Subpart L: Export airworthiness approvals
The regulations in this subpart replace regulation 28 of the Regulations. This subpart is based on subpart L of FAR 2 1.
Subpart N: Approval of engines, propellers, materials, parts and appliances
The regulations in this subpart relate to the approval of engines, propellers, materials, parts and appliances that are imported into, or manufactured in, Australia for use on Australian manufactured or registered aircraft. This subpart mirrors the intent of FAR 21 subpart N, but includes regulations that recognise that Australia both imports and manufacturers the equipment addressed by this subpart.
Subpart 0: Australian Technical Standard Order authorisation
The regulations in this subpart have no equivalent Australian regulations. This subpart is based on subpart 0 of the FAR 21. This subpart harmonises with an internationally recognised system for one method of obtaining approvals of materials, parts, processes and appliances used on civil aircraft.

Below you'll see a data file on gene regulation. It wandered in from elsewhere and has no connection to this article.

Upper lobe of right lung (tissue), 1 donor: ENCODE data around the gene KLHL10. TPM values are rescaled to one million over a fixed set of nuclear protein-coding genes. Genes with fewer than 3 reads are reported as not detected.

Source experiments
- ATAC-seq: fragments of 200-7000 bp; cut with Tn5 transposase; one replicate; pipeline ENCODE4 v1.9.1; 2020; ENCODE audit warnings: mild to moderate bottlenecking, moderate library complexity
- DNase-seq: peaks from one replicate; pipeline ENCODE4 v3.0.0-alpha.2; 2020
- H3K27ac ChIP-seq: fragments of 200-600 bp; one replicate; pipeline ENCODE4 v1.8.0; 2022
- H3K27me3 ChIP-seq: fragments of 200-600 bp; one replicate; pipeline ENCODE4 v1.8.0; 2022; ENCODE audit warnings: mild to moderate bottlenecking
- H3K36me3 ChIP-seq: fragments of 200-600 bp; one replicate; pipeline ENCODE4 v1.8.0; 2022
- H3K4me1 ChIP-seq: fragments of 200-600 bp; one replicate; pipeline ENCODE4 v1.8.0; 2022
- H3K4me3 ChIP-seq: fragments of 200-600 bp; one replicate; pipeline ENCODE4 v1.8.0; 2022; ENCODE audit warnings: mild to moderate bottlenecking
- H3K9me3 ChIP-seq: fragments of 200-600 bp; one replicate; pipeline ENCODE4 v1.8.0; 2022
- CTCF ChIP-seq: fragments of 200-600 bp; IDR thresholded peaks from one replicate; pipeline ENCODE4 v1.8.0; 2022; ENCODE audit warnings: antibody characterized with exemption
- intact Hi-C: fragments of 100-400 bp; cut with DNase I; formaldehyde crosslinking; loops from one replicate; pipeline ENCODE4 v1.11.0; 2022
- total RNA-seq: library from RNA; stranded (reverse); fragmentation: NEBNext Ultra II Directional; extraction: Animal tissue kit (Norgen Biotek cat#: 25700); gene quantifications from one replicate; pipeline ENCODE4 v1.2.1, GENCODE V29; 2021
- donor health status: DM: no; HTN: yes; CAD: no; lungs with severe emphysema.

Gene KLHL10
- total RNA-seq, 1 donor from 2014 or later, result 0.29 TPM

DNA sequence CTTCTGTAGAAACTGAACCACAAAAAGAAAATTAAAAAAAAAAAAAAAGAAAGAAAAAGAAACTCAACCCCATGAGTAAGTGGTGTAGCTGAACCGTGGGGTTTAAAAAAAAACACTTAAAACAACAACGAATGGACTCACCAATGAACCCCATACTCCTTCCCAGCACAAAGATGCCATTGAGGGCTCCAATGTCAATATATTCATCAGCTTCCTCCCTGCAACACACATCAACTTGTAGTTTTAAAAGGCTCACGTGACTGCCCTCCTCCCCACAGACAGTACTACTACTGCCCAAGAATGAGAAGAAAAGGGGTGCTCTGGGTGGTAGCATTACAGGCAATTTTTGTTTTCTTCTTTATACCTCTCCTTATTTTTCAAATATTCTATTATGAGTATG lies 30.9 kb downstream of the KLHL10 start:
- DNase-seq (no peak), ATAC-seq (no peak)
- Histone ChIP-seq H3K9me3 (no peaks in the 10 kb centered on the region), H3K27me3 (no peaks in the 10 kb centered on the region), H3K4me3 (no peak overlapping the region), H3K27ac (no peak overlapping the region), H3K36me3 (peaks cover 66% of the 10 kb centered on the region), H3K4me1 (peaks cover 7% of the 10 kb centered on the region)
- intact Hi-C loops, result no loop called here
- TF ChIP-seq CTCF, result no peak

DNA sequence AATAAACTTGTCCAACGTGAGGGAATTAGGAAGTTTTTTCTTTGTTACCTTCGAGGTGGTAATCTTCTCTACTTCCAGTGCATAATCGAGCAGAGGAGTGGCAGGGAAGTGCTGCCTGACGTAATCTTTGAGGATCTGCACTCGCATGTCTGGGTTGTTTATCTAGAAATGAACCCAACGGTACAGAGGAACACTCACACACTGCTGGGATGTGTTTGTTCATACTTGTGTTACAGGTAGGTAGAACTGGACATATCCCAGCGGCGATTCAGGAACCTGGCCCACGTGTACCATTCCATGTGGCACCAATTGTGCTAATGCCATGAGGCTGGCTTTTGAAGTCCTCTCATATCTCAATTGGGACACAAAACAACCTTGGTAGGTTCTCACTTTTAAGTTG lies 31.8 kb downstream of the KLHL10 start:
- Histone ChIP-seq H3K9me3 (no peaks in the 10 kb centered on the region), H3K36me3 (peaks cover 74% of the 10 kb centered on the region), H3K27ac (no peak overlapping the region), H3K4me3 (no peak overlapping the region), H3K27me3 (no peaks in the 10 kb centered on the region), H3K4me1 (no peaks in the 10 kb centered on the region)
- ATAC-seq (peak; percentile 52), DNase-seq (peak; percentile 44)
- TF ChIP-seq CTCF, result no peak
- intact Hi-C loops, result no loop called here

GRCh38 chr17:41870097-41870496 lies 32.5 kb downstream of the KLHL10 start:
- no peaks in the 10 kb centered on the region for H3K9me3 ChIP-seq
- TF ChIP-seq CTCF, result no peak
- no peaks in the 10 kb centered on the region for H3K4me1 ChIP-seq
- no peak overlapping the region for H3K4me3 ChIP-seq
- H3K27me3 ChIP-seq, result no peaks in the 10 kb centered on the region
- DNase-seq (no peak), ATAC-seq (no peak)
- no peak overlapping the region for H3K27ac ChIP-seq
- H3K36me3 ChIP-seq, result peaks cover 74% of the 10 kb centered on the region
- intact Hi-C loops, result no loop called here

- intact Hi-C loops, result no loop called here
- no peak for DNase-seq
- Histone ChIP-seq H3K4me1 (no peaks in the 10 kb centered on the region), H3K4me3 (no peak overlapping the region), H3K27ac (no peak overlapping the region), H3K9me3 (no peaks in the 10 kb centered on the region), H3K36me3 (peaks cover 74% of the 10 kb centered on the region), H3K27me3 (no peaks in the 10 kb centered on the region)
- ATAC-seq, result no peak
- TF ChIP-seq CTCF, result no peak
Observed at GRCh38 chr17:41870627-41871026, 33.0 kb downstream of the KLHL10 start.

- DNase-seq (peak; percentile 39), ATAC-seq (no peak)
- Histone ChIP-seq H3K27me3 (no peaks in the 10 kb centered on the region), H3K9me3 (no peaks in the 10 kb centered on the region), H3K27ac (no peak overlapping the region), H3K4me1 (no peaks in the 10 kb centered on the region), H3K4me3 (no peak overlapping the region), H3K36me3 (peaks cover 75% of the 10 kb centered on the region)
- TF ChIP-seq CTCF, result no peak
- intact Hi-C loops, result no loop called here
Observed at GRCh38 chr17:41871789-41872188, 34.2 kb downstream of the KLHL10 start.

CARs 1998 Part 22
The regulations in this Part specify the airworthiness standards for sailplanes and powered sailplanes
CARs 1998 Part 23
The regulations in this Part specify the airworthiness standards for normal utility acrobatic and commuter category aeroplanes
CARs 1998 Part 25
The regulations in this part specify the airworthiness standards in transport category aeroplanes;
CARs 1998 Part 26
The regulations in this Part specify the airworthiness standards for primary category and intermediate category aircraft
CARs 1998 Part 27
The regulations in this Part specify the airworthiness standards for normal category rotorcraft
CARs 1998 Part 29
The regulations in this Part specify the airworthiness standards for transport category rotorcraft
CARs 1998 Part 32
The regulations in this Part specify the airworthiness standards for engines for very light aeroplanes
CARs 1998 Part 33
The regulations in this Part specify the airworthiness standards for aircraft engines
CARs 1998 Part 35
The regulations in this Part specify the airworthiness standards for aircraft propellers.
Schedule to the CARs 1998
The schedule to the CARs 1998 contains the dictionary defining particular words and expressions used in the proposed regulations.